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Tata Steel is the second largest steel producer in Europe. The two Blast Furnaces (BF) of Tata Steel IJmuiden produce more than 6 Mton raw iron annually. A key challenge to stay competitive is to assure a continuous and reliable supply of hot metal for the steel plant at uniform quality and at the lowest possible costs. Any interruption in iron production leads to potential standstills in the downstream production and processing facilities, affecting sales, customer loyalty and market position. Downtime must be kept to a minimum while the blast furnace campaign life must be extended. The current average campaign life of blast furnace is about 17 years. Tata Steel is aiming for ultra-long furnace campaign life that is at least 25 % longer comparing to the current situation.
The state of the refractory lining has been identified as the most important factor for determining the campaign life of a furnace. The refractory lining insulates the inside of the furnace where temperatures reach 1600 °C, from the outside part (the steel shell), which is at ambient temperature. The lining consists of refractory materials such as MgO and C in the form of porous building bricks. The thickness of the lining depends on the position in the furnace and is in the order of 1 meter, but it can be thinner at some specific places. Erosion of refractory lining because of high temperatures, wear of refractories due to chemical attack by slag and development of high thermal stresses are some of the major reasons for the damage of lining.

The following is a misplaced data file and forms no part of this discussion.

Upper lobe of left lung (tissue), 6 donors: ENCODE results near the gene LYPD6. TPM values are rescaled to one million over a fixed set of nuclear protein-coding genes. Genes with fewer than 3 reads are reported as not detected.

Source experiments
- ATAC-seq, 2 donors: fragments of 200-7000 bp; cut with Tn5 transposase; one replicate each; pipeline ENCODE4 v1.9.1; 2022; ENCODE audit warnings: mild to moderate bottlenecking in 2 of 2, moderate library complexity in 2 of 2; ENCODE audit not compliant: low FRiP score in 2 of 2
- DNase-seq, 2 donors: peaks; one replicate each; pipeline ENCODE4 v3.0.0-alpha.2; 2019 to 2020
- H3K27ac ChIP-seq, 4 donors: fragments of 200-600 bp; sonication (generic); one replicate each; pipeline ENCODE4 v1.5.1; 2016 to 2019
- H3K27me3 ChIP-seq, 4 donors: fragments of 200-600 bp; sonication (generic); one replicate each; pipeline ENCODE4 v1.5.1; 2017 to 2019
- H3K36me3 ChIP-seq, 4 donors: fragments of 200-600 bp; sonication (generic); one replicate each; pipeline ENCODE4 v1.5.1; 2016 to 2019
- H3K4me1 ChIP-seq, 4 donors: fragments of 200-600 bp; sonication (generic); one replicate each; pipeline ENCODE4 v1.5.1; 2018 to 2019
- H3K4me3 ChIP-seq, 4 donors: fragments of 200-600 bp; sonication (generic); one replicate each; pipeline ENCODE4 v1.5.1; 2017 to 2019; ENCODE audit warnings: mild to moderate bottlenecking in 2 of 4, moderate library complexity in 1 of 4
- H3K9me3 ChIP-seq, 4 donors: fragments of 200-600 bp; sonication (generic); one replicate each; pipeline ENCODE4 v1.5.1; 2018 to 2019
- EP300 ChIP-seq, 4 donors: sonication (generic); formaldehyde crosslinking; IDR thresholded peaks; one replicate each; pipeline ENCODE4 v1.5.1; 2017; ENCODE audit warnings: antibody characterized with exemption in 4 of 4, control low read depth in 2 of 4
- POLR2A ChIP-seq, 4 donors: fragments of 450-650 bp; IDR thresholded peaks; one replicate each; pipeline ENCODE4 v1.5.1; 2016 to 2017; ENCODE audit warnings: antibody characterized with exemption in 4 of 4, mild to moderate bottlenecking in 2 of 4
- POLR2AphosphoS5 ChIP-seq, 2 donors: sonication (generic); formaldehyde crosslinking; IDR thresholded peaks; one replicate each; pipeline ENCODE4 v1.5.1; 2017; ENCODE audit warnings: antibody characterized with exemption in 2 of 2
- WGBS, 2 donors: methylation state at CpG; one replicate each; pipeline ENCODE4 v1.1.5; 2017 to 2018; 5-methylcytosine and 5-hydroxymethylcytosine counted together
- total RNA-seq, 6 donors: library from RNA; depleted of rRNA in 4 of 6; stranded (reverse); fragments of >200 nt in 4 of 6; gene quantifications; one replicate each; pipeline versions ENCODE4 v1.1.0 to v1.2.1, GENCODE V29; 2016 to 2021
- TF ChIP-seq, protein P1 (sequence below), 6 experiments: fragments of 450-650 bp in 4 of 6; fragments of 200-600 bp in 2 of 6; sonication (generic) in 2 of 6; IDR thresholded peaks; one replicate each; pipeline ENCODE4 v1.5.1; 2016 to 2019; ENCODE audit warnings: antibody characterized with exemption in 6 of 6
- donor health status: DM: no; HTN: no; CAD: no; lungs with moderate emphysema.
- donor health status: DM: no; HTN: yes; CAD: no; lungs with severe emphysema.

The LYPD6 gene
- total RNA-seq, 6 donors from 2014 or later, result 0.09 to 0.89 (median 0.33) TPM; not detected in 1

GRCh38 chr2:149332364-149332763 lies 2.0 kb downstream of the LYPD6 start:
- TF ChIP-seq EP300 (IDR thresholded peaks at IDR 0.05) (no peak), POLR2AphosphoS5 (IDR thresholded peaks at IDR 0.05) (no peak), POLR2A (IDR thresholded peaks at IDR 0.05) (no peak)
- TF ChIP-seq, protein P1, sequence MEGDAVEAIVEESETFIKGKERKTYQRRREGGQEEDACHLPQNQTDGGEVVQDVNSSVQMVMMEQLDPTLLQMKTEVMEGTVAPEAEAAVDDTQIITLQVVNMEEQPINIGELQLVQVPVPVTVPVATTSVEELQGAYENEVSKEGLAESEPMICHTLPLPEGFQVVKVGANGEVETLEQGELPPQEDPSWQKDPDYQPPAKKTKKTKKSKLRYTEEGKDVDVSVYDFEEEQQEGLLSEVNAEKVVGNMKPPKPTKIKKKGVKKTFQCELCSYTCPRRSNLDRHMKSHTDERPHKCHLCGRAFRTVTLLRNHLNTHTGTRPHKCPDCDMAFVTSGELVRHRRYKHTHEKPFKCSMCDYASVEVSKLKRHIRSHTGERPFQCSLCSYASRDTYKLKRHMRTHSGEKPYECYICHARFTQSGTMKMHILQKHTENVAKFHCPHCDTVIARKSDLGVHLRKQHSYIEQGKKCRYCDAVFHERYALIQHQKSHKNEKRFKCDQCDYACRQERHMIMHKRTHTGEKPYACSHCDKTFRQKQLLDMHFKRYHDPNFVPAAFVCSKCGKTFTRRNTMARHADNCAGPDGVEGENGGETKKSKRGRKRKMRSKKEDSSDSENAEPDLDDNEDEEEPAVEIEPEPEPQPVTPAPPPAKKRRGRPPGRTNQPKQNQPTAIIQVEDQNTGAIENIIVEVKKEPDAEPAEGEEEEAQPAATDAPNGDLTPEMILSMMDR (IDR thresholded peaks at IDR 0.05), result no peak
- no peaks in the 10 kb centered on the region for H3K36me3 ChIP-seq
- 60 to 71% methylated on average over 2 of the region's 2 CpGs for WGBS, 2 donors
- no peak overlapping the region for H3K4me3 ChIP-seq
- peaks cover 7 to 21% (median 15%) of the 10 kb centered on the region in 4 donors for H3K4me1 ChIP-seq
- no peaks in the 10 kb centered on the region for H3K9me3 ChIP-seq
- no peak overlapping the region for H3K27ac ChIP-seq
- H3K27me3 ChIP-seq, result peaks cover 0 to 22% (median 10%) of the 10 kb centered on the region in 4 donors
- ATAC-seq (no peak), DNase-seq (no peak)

The Hearth Excellence (HE) is a technique for detecting interfaces in solids, like solid to solid and solid to air. The equipment was developed and was primarily used for testing concrete structures. At Tata Steel R&D this technique is used to detect imperfections (cracks & open voids) in the refractory of the BF hearth.
The HE can be done with a simple pulse-echo method, where a hammer is used to hit the wall and an accelerometer records the resulting signal. If the wall has a simple layered structure, the resonance frequencies can be analyzed and the thickness can be determined. However, in more complex situations (with air between the insulating refractory materials) the response can be more complex.
In current practice, only the first arriving signals are used in the analysis; echoes (i.e. multiple-reflections) coming later in the full recorded reverberation response are left out and do not contribute to the construction of the image.
The velocities of the longitudinal and transverse waves in the refractory solid lining are directly related to the mechanical properties such as elastic moduli and damping. Reflections from interfaces between neighboring components or defects in the material influence the transmission.
The huge temperature gradients that are present in the BF in combination with the complex buildup of the lining provide a challenging test case for the proposed method, because the sound velocities of the lining material strongly depend on temperature.
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Tata Steel Global Research & Development (R&D) is a multisite business employing around 750 employees within its five core technology centres: IJmuiden in the Netherlands; Rotherham Teesside and Warwick in the United Kingdom and Jamshedphur in India. The department combines top class innovation with cutting edge technology in order to deliver steel solutions in a constantly changing world. We use the best technologies to continuously improve the quality and performance of our steel products. Moreover we work in close cooperation with leading research institutes and universities around the world as well as with key customers in the automotive transport packaging and construction areas.
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